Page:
These days I don’t keep the same kind of journal. Rather, I track my exercise, nutrition, and related moods in one notebook (that would be to keep in check the enemy that is perimenopause 😉 ). I also keep another journal where I write one thing that was memorable that day. I try to keep it positive, but sometimes I’ll allow myself a heartache or two in ink.

    Great post, Jess.

    1. Ok, first, I have never been to jail except on a tour, which is a lousy excuse of a field trip I must say. And I am pro-diversity, so despite the age difference I will continue to call you Madge, my roommate from a parallel world, so just deal with it.

      Second, had I been able to figure out how to make the scanner work, my intention was to show you all just how pathetic my old journal entries were. Alas, technology and I did not did not get along, nor compromise, we just parted ways.

      Lastly, I love that you “allow yourself a heartache or two in ink.” Sometimes those moments teach us and help us to grow, we can see how our relationships evolve. I think that’s beautiful.

      1. I went on that same field trip…in elementary school. They locked us in a dingy cell. Scared the heck out of me.

  3. Mrs Dim and I have a drawer full of old diaries. Hers rock, but mine are an embarrassment I wish I could destroy. I think I’ve achieved more in writing than I ever thought I would, but I just didn’t know I was going to be a playwright and not a novellist. I actually thought I was going to be a stuntman most of my childhood. Sadly, my school careers adviser couldn’t help me with that one. Or working in TV. She gave me the brilliant advice of “Going and looking in the library”. I hope she helped SOMEONE that day….

    1. Well, perhaps your adviser and my adviser studied together. Have you read this post of mine? I think you will empathize.

      P.S. Can I be like an understudy stuntwoman in your play when it’s produced? I am small, but so far unbreakable and naturally awkward. Professional references upon request. 😀

  4. I didn’t journal as a kid, and I still don’t, except on my blog. I do have some old pieces of writing from elementary and high school though, which are fun to read!

    Given your age, I am thoroughly impressed at your writing talent and your mature outlook on life…you are miles ahead of many of your peers!


    1. Oh my, thanks I needed that. I can overthink things and I have to remind myself I’m allowed to get messy! Hmm, sounds like a good blog post…

  5. Post of the day for using “Lylas” in context. A true time machine moment!

    1. Why thank you Queen of Fordeville! You are too magnanimous. Lylas, Jess.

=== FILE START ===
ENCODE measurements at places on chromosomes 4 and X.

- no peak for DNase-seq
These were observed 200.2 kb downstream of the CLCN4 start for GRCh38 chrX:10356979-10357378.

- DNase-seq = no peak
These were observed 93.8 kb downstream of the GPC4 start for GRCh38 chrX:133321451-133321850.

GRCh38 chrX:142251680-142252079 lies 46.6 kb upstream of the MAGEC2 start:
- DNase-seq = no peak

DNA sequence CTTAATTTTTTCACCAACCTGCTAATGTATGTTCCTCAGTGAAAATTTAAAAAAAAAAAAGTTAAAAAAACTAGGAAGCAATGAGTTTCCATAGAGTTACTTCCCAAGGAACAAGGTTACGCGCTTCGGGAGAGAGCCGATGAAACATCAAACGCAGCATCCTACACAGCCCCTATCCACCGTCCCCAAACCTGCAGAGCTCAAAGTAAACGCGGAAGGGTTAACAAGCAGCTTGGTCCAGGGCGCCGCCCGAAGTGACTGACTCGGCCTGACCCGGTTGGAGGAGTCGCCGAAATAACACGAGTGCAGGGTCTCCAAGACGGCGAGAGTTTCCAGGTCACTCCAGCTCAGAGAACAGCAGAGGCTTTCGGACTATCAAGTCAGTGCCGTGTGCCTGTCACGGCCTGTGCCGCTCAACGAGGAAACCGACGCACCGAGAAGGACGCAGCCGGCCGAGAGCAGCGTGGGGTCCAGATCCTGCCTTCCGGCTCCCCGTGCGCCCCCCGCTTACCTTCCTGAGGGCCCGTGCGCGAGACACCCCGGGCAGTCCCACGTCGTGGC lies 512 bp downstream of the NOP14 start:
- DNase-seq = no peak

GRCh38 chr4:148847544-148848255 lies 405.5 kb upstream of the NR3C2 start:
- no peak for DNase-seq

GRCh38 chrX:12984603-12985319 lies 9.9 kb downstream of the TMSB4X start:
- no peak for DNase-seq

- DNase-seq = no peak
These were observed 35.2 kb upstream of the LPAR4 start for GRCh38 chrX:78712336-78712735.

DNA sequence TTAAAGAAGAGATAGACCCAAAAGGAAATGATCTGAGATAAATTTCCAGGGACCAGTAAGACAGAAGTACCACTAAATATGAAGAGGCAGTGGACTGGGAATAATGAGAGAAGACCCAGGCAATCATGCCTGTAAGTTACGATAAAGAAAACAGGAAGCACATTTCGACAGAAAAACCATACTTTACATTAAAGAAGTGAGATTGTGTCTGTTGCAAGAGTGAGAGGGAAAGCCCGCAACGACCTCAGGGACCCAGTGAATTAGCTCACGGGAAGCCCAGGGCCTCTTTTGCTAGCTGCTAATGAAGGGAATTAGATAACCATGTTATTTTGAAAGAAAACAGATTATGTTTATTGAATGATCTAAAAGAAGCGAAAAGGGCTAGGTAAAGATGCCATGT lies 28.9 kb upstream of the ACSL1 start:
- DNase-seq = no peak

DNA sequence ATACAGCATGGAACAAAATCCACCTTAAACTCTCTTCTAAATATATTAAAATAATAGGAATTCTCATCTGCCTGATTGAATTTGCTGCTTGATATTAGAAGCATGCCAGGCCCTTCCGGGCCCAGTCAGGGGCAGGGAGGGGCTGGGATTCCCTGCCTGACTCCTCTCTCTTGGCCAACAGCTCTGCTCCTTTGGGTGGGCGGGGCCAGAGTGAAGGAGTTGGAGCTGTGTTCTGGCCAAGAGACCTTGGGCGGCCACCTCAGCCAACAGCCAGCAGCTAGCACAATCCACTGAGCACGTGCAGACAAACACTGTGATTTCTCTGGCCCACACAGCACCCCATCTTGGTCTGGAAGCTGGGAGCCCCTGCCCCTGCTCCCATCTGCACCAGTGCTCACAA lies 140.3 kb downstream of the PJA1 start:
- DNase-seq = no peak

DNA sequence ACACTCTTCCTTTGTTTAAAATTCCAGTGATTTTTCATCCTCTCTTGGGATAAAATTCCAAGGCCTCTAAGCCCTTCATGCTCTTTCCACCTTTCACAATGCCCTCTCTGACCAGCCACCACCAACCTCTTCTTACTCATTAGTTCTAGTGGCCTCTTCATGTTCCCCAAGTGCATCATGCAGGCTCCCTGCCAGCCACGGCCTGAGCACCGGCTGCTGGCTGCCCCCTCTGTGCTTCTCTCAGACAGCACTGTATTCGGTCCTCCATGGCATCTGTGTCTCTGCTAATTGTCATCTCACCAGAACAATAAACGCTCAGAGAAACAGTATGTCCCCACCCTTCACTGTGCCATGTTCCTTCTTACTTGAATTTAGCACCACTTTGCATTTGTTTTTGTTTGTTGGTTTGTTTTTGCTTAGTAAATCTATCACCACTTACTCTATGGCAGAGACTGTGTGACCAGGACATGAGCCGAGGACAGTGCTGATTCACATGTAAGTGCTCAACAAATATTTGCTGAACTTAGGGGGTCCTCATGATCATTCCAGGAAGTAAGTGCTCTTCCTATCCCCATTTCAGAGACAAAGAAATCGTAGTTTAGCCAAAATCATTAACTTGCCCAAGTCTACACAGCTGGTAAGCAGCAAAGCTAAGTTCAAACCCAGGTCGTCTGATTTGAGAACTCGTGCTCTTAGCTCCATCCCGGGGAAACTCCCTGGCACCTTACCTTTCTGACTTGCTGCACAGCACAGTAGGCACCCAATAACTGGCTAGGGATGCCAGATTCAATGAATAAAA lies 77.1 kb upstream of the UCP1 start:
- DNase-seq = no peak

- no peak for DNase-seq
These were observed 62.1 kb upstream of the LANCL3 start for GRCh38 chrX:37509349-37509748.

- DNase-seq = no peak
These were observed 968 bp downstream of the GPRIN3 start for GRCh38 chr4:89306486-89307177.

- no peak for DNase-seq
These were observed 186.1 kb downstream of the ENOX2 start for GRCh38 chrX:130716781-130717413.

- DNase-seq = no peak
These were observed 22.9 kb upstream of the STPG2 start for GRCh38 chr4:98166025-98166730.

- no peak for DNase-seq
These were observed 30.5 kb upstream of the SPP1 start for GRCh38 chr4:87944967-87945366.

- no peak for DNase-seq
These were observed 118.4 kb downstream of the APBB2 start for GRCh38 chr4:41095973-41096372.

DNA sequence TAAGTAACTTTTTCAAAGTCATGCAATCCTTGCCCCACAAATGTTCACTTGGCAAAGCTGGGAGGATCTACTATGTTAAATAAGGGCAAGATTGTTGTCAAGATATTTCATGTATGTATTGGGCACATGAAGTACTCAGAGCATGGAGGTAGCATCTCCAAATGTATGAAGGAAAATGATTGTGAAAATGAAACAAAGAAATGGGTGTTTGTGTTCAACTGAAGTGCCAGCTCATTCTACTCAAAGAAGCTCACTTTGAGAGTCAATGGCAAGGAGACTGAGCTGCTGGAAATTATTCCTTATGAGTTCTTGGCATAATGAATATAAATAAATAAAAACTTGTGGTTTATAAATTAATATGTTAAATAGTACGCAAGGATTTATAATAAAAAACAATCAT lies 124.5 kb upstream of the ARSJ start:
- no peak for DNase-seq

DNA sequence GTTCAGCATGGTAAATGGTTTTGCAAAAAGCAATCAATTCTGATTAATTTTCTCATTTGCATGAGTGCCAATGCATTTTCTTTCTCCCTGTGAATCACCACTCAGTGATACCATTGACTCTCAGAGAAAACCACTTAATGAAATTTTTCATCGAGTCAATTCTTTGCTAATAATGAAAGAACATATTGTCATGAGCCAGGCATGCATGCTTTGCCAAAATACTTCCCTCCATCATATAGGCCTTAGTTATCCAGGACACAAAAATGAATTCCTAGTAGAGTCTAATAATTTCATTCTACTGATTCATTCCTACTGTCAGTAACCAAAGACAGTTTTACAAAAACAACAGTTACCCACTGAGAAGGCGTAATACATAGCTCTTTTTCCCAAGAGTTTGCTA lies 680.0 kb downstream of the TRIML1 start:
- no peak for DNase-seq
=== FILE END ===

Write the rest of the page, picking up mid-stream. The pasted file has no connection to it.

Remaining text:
6. Interesting post. I think journals (which I’ve kept since I was 7) are a place to record, as Dickens says, “the best of times and the worst of times.” It’s a time when everything else stops and we can just reflect. Good luck with your own journal!

    1. Wouldn’t that be a fun day, looking at all your childhood journals! I bet you’d have some great ideas for stories in there!

  7. Jess, I’m more than twice your age and I certainly don’t have most of it figured out either. But I think that cover headline from Oprah’s magazine is a big part of it: “How to Inspire the Best in You.” We need to stop comparing ourselves to others, and just work on being the best person we can be.

    This post really made me think. Thank you.

    1. Oh, I agree with you. We can only focus on improving ourselves. I guess that’s why I like having a journal so much. It’s there in black and white (I have a thing about ink color in my journal) every day for me to know exactly what I need help with and what things make me happy. Lately, blogging has been making the top 5 things to be grateful for!! Or rather, the bloggers I’ve met along the way! 🙂 Thanks for reading!

  8. Started journaling when I was 11. Then, I stopped. I still do it from time to time but it’s been years since I’ve tried. Poems are a much more better way of expressing my emotion. It’s pathetic how I gush about some boy who caught my eye. Then, there’s the anger and the sadness, too.

    1. Oooh, I love that you write poetry. One year all I kept was a poetry journal, it’s filled with poems, but most of them are bad. I read too much Sylvia Plath. I like to look through that one through. It encompasses all my dreams of writing flowing through my veins and coming out on the page.